You’re running a test on one of your landing pages with the primary goal of getting the user to click on a button. You are split testing (A/B testing) two different button colors (green and orange) to determine the impact of the button color on click-through rate. You collect the following initial results:
|Button Color||Visitors||Clicks||CTR (y)|
The orange button is better, right?
Not necessarily. Sure, the orange button has a 7.7% click-through rate (CTR) compared to only 5.2% for the green button. However, the orange button has really only earned one more click. If the next visitor on the page clicks on the green button, both variants will have a 7.7% CTR, indicating that button color is irrelevant in this application.
Here is what happens if we run this experiment for several months with 16,000+ visitors:
|Button Color||Visitors||Clicks||CTR (y)|
Is the orange button better now? Hell yeah, it is.
While the danger of making decisions based on too little data is an incorrect conclusion, the danger in collecting too much data is a waste of time, effort and money. Even though there was little data to determine orange was best in the first variant, had you decided to go with the orange button anyway, you could have sent all the above 16,000+ visitors to the page that performs at a 9.3% CTR. Thus, giving you a whole lot more sales/leads/etc.
So how many users are required to make this decision? We can use the following equation:
- n is the minimum sample size required to prove that the two variants are statistically different.
- Z is the z-value corresponding to the chosen confidence interval in the Table of the Standard Normal Distribution.
- E is typically known as the “error.” In this application, E is the difference between the mean values of two samples.
- σ is the standard deviation.
The Z-score that corresponds to 95% confidence is 1.64 (from the Table of the Standard Normal Distribution).
For example, let’s say you are using the data in the second table above, and you want to be 95% confident in your decision. E is the difference between the two sample means, so
E = 0.093 (orange CTR) – 0.059 (green CTR)
E = 0.034
To figure out the standard deviation, we can treat binary data like continuous data because of the Central Limit Theorem, which states that as a binary sample gets larger, its distribution approximates a continuous distribution. So, determine the overall CTR as follows:
total clicks = 486 + 734 = 1,220
Total visitors = 8,238 + 7,893 = 16,135
That means the overall conversion rate was
1,220 / 16,135 = 0.0756
In Excel, you can get the σ-value by using the function =NORM.S.INV(1-0.0756) which returns 1.435.
Putting all of that together, the equation to determine what minimum sample size is required to show an accurate, statistically significant improvement of CTR for the tested page with the orange button is:
n = ( (1.64*1.435) / 0.034 ) 2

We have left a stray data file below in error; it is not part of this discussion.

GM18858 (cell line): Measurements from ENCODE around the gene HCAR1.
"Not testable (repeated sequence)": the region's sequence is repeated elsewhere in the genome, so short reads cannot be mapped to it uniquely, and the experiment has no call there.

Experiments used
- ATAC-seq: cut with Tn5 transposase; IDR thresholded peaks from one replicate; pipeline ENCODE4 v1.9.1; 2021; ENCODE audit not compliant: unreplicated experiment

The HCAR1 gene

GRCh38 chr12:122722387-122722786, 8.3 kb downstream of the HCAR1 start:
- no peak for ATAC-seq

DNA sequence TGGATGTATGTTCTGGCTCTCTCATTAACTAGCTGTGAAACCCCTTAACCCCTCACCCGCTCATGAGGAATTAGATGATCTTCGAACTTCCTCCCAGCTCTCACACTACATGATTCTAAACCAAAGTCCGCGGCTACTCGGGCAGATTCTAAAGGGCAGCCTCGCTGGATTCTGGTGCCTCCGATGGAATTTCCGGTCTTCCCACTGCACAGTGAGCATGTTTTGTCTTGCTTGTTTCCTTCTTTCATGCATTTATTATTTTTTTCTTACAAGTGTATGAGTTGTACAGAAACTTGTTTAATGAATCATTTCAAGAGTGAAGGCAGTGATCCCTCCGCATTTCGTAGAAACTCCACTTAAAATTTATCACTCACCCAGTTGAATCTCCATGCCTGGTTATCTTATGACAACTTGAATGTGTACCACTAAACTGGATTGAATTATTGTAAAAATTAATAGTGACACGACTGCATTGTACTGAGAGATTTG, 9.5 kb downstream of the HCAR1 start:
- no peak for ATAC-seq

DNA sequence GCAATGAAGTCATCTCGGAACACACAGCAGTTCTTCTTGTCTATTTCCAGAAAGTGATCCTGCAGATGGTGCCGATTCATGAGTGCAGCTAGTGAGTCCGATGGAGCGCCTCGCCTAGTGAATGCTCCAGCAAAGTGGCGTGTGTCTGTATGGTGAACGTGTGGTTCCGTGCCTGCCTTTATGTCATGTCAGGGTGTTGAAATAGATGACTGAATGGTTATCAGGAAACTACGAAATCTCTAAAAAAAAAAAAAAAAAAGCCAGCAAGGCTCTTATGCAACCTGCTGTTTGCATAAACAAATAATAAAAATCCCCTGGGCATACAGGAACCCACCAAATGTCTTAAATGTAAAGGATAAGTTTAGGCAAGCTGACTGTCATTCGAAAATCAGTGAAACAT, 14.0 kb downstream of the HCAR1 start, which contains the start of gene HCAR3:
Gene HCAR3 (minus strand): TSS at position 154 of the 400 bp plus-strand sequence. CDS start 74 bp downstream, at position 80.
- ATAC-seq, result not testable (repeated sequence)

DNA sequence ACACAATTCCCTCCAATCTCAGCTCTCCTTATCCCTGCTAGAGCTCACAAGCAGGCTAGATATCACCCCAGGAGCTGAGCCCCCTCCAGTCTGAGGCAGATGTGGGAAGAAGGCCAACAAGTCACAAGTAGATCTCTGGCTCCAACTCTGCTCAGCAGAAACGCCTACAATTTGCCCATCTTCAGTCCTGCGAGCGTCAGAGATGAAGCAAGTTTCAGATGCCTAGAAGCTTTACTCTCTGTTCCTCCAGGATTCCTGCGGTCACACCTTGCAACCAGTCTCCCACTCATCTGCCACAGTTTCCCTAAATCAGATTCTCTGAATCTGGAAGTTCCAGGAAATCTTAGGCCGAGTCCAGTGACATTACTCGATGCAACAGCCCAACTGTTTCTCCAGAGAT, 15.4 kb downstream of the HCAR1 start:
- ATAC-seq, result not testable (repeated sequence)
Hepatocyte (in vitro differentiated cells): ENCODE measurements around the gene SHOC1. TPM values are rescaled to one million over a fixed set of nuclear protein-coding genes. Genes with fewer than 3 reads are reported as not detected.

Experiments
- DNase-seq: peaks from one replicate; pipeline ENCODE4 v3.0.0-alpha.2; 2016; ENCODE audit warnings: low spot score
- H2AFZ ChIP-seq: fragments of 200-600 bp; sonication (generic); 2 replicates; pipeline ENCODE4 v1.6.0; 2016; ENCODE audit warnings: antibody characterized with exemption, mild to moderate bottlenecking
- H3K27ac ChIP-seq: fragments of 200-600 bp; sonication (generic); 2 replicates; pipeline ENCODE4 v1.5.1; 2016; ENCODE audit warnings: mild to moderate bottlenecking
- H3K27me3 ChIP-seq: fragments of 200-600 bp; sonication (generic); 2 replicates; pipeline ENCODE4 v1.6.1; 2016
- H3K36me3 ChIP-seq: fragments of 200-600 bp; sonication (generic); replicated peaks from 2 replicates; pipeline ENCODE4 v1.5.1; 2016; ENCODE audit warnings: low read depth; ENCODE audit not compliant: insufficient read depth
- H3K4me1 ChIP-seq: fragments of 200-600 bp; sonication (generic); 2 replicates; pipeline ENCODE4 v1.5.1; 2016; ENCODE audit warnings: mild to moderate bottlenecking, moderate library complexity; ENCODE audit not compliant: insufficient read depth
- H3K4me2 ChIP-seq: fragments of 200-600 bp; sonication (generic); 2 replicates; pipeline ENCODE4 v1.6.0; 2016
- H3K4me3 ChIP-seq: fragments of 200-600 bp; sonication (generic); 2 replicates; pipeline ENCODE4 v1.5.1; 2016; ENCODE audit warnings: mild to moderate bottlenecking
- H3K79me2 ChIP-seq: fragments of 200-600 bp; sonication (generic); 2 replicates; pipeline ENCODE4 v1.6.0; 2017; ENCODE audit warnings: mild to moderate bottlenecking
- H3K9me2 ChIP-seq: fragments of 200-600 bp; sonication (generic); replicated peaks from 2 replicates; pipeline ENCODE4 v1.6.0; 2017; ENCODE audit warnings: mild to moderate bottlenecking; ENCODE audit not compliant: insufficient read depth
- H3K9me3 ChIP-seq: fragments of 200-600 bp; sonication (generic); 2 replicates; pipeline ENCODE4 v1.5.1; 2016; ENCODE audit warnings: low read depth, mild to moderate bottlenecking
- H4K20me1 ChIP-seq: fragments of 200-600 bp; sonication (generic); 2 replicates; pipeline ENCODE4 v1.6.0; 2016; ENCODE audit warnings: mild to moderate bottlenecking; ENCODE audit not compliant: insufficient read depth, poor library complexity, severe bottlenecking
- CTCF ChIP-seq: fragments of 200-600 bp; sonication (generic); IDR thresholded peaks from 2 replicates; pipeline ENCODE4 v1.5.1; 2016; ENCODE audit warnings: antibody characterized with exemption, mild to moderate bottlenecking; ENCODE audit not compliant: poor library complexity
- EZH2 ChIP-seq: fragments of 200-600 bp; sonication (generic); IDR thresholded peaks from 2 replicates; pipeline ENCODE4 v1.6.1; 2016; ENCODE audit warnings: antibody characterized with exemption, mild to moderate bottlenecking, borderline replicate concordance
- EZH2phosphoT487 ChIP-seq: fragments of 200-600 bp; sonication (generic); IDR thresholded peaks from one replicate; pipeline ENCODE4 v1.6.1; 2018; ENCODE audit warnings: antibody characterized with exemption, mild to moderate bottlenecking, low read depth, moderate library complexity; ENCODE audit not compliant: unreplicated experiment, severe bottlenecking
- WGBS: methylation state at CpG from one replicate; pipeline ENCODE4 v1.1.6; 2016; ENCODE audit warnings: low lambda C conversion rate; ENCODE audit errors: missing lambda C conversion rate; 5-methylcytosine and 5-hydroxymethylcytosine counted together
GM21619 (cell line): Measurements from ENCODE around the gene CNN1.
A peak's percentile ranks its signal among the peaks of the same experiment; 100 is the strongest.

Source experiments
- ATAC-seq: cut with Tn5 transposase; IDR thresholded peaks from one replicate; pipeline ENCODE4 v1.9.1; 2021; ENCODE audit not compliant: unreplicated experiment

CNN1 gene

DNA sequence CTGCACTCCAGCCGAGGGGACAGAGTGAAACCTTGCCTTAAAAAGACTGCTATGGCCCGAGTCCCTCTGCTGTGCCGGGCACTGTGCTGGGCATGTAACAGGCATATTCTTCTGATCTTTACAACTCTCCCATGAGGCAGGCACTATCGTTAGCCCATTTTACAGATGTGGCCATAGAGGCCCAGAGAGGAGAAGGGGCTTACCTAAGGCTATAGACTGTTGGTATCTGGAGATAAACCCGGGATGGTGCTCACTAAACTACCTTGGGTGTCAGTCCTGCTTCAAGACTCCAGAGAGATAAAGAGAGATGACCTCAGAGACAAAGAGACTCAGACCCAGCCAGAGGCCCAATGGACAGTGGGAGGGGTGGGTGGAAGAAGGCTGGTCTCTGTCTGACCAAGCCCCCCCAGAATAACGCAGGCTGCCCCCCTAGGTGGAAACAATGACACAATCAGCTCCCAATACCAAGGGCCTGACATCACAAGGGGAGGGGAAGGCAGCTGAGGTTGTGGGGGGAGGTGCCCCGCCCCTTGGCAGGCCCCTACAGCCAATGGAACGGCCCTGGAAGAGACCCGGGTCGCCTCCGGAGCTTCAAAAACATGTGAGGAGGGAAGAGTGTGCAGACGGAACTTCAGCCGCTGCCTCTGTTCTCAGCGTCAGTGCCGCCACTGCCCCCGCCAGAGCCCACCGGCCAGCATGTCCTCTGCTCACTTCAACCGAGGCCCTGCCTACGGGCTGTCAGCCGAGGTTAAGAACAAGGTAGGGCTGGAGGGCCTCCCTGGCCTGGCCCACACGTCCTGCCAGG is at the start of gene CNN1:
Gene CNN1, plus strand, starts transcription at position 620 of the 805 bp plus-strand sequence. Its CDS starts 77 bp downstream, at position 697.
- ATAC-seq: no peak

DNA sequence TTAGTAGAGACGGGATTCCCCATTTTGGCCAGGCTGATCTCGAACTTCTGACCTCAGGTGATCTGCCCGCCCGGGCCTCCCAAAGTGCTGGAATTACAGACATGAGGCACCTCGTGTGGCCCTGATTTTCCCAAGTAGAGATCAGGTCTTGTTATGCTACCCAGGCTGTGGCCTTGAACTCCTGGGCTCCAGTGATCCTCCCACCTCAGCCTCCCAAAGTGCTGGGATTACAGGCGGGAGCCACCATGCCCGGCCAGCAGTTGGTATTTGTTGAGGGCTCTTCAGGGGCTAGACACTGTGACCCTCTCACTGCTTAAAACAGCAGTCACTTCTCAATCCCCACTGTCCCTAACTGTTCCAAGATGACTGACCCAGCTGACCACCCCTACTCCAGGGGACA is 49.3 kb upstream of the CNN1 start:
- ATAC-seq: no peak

n = 4791
Therefore. In this example you would need to make sure you have 4791 samples in order to prove that you have enough to make a statistically significant decision over which variant is better.
Most A/B testing software will take care of his for you. What you really need to understand about the equation is:
- As standard deviation increases (more variation in your conversion rate), you will need more samples.
- If you want more confidence (95% versus 90%), you will need more samples.
- As the difference in performance between the two variants becomes smaller, you will need more samples (it takes more data to make sure the difference isn’t just statistical noise).
Easy right? Now get to work.
Great post. I love that you’re actually getting to the math behind these statistical analysis algorithms we let run our marketing.
That said, I think it’s helpful to consider the time frame of the test (in addition to the sample size).
Several months is a long time to run a click-rate test. The longer you run a test, the more variables come into play that you have no control over (like real world events). And these variables will tend to change over time, further skewing results. A test run over the course of the next 3 months may have very different results than those run the months following that.
I guess I’m just saying: Gotta keep testing! :)
If I understand correctly, you’re saying to start the test, get some results (so you can compare sample variance), and then run the formula to see how many more conversions you need before you declare your results significant.
Seems like this methodology would leave you falling prey to “repeated significance testing errors”, as explained here: http://www.evanmiller.org/how-not-to-run-an-ab-test.html.
The advice he gives in that article is to set your sample size before you start your test. Because if you just keep coming back to check on it, you will be skewing towards false positives in significance. Curious about your thoughts on that.